A wireless streaming device with a twist takes on the world of content delivery, encouraging users to bend the rules to access content cheaply (and most of the time, free) online.
With the McTiVia device from Inspire Technology, users are given a trial version of a Virtual Private Network (VPN) that allows them to access geographically restricted content like videos from Hulu.
Many catch-up TV services in the US restrict content to the one country due to legal licensing restrictions from the content providers. The use of a VPN essentially tricks the services into thinking you are accessing content from the US by going through a foreign IP address.
"Using a VPN service isn't illegal," reassures Ivan Knezevic, product manager for the McTiVia.
Inspire Technology have posed the idea of products like their own being used as a simple (and legal) alternative to dodgier methods that otherwise involve piracy.
"This is something that's a lot easier than downloading a torrent," adds Knezevic.
The McTiVia wireless streamer is a small box that acts like a home router, connecting computers to televisions. Rather than sharing content through a link that is then played directly on the TV though, the McTiVia mirrors the image you see on your PC onto your TV - effectively turning your TV into your monitor. And wirelessly.
You can already hardline a PC to a TV (and even record from TV to your PC) with the right video card and a few cables, but McTiVia is aimed at a wider consumer audience.
"Convenience" is the key, says Robert Bonanno who heads up marketing for Inspire Technology, the newly founded company that's distributing the McTiVia in Australia.
With DLNA and other home networking solutions already on the market, Bonanno says that they're taking a new angle because "DLNA is restricted."
While most new TVs can play content straight off USBs and via DLNA, the more obscure file types need specifics codecs through a PC to be played. Even new TVs with browsers have flaws in encoding some browser-based video players.
"No hardware on the market, that I know of, currently supports Silverlight [apart from PCs]," says Knezevic, pointing out that websites like Nine's Fixplay catch-up TV service is only compatible on a PC that can run Microsoft's Silverlight software.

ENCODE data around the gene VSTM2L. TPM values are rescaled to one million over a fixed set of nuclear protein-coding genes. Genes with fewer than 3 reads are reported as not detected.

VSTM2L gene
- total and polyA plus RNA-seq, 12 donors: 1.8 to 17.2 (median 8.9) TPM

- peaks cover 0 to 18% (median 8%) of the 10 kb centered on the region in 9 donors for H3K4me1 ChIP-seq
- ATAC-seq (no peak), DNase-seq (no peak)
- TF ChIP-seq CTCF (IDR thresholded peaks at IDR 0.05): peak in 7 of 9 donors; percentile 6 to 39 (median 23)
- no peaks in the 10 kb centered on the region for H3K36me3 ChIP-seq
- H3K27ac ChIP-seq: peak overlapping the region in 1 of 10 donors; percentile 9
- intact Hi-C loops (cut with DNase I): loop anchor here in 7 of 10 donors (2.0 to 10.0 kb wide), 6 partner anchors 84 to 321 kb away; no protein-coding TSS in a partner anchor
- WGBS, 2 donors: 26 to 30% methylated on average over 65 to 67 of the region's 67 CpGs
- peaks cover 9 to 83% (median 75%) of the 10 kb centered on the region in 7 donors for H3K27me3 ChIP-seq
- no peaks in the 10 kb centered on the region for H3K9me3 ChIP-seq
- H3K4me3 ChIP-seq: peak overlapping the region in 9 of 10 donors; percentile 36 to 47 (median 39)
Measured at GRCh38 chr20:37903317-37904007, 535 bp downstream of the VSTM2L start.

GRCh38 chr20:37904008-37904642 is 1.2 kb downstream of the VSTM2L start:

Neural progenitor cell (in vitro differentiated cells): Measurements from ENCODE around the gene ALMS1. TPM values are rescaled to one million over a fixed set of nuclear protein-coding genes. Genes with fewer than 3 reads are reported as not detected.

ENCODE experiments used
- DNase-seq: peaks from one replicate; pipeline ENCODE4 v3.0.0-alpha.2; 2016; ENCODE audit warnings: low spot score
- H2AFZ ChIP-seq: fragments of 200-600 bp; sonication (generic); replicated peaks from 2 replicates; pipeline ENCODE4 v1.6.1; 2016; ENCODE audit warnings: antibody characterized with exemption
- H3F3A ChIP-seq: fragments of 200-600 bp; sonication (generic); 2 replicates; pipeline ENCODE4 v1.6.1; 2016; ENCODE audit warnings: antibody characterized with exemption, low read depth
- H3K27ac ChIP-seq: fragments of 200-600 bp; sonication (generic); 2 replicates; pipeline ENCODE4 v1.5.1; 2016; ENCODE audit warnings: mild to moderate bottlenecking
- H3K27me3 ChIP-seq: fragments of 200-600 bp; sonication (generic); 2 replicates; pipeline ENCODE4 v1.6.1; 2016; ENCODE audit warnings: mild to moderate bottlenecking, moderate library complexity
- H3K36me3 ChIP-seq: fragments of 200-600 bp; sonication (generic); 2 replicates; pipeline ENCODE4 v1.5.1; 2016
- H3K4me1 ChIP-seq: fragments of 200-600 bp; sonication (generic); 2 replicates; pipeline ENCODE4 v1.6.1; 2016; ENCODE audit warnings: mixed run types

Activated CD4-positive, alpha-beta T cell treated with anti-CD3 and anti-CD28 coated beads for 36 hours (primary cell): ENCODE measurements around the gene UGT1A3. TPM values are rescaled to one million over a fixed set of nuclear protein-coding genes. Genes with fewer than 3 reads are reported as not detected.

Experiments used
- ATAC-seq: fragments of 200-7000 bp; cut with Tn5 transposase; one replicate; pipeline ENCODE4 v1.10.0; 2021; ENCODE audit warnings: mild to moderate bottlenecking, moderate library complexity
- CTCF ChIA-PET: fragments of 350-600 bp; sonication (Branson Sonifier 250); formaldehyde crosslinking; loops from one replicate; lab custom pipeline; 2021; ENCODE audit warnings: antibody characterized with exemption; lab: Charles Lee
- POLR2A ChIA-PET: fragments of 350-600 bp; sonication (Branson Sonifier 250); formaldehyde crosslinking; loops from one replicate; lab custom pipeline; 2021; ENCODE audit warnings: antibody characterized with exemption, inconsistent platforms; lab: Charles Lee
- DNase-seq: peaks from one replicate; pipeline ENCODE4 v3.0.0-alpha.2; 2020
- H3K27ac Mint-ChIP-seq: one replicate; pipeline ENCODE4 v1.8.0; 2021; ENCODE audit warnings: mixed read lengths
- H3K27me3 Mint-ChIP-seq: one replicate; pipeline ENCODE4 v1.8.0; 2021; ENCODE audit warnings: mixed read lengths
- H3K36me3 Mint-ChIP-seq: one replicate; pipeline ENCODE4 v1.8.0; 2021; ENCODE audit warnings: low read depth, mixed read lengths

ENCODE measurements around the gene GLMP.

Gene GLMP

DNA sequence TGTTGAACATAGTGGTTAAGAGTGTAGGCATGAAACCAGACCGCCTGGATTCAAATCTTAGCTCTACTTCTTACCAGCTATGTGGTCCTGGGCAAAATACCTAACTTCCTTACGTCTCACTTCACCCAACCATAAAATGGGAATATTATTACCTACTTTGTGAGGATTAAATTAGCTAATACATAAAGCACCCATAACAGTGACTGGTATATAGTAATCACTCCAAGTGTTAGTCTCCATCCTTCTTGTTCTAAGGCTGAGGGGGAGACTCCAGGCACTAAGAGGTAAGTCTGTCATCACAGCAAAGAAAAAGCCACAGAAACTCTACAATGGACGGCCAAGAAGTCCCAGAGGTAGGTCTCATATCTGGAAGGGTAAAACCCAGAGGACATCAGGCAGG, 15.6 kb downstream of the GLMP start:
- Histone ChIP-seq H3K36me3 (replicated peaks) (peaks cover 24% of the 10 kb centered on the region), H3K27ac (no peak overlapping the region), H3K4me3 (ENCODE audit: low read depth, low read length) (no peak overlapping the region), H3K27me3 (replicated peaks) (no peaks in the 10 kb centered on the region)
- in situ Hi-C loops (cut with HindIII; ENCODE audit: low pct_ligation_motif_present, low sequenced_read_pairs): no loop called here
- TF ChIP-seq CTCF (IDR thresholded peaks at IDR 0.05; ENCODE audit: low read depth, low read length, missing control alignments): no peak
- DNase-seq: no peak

"They're trying to make a 'smart' TV, but you've got the internet which is as smart as it's ever going to be," says Bonanno.
"You've got a lot of customers who last year bought a three and a half thousand dollar TV - they're not going to buy a 'smart' TV."
As for the actual running of the device, it sports a 2.4GHz wireless connection that runs as its own router of sorts, connecting PCs and laptops to a connected TV.
It'll run video content with a three second delay as a buffer for audio and video, ensuring that there's little to no lag in playback, with an option to run in 'application' mode where you physically control your PC on a pixel-to-pixel ratio on the screen, but with lag.
The software supplied is fairly limited though, relying heavily on third party apps to create the truly mobile experience - and continuing the theme of making the dodgy a little more accessible.
"If you're tech-savvy and jailbreak your phone, you can get a lot more content off your iPhone," says Bonanno.
Applications like Splashtop can mirror a PC or Mac screen onto iPhones and iPads, which can then control the screen, thus controlling what you see on the TV through the McTiVia.
The McTiVia is currently out at Harvey Norman retailers for $299, though Inspire Technology is in talks with other retailers like Officeworks on widening the distribution network.
Part of moving to other retailers like Officeworks is to grab the office/business market with office applications like presentations from PC to TV.
They're also working on bringing a QWERTY-keyboard remote control with point-and-click cursor functions to take over the need for a mouse and keyboard when using a PC on a TV. This should hit stores in the next month or two for around $99.